I won’t hazard a guess ar the plant’s name, but it’s lovely and familiar – not from my garden sadly. As for the Golden Hop (and mine is being moved in autumn), I’d be inclined to save the arch for clematis or roses or something else, I think the hop might clump in various areas and you’d lose the shape of the arch. Just my thoughts…

    My ‘Millennium’ flowered but didn’t look too good, it was in a pot for quite some time, and I suspect it didn’t get watered as much as it needed – yours is beautiful.

    Liked by 1 person

    1. Glancing at the comments it seems I’d be wise not to aim the golden hop towards the arch. I may enquire whether anyone at work would like it.

      I’ve been amazed at how quickly snails can shift. I’ve been collecting them in a pot most nights and throwing them on the green (I’m sure the neighbours think I’m a bit dubious) and they’re climbing out over the top of the pot before you know it.

      Liked by 1 person

      1. I used to throw mine into the fields behind us but I’ve read that snails have a homing instinct (true/false?) so now I put mine into our council compost bins and allow them to head out on their journey with sufficient food for the trip.

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  2. Hmmm. Might your mystery plant be Lythrum salicaria? I’m probably wrong but it just looks a bit like one to me. I prefer pastel gladioli. As they tend to be in groups here, and as I don’t buy single variety packs, the gaudier colours clash with each other. Yours is simply beautiful.

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  3. Yes, I’m with JohnK on Lythrum salicaria – Purple Loosestrife which is in flower in the wild everywhere at the moment. Yours is a cultivated variety, a selection of a superior form. It has bigger flowers that the wild relative, a bit showier etc. It will enjoy the rain as it grows in wettish conditions.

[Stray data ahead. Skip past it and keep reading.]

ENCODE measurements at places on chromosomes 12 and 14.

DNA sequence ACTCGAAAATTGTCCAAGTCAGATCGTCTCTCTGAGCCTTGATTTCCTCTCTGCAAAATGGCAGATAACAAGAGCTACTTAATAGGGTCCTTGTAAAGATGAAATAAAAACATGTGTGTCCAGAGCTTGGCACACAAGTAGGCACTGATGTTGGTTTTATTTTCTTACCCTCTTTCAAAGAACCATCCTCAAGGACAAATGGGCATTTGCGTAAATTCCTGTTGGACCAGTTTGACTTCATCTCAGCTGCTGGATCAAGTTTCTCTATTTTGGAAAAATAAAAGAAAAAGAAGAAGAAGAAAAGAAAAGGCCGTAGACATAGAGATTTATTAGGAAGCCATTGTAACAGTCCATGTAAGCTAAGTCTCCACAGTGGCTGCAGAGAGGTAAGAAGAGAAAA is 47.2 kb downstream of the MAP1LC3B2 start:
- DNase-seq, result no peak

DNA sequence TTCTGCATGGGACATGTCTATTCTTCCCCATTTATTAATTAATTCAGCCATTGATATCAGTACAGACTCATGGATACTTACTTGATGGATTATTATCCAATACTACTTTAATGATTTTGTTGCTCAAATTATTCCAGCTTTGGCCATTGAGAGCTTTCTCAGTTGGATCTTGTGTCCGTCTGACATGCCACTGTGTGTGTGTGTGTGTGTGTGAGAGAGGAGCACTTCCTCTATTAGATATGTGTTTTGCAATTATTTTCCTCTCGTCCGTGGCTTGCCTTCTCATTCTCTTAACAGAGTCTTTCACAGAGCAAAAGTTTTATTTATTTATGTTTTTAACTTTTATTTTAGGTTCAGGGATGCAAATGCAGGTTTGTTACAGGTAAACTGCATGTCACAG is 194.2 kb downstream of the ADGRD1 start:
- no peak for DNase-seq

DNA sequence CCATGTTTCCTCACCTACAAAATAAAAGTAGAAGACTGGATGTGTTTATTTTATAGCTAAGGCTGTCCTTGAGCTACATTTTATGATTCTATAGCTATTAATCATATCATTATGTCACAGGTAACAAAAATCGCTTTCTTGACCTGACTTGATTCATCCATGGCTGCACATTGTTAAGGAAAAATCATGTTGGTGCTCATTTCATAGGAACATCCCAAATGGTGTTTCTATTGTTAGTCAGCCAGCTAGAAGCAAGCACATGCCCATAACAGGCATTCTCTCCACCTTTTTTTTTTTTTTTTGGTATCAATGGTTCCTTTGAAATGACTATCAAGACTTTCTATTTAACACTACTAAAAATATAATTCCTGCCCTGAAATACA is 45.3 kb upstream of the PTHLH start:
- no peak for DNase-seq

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  4. Your mystery plant is really lovely….so glad it seems to have been identified! Lovely to see the flowers up close. I have not grown Zinnias for years, and the one you feature this week is such a gorgeous colour that I think I might just try some again! I have seen some available as seedlings, but not is that lovely colour. Your photos of the flowers are really clear and detailed. Such a lovely Six!

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  5. I think that lovey pink unknown is loosestrife – a cultivated sort. I wouldn’t put the hop on an arch – too much of a thug – tempting for quick cover, but you now what they say ‘…plant in haste…’, I agree with other comments that a rose or a good clematis would be nicer. I didn’t think I liked gladioli in the garden until some byzantinus ones popped up here. Now I’m buying more for next year. Lovely six, thank you.

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  6. i was late sowing zinnia, i just planted them out. i’m hoping i can keep the slimy enemy away long enough to see a few late pre-frost flowers. there is a moment in the year when i gaze upon my two colonies of “dwarf” hops and think all is well in the world. the lime green leaves look so fresh. then within what seems like 5 minutes, they are taking over the world, and being eaten by something that leaves them full of unattractive holes. i’d dig them up but they are bastards for deep roots.

    Liked by 2 people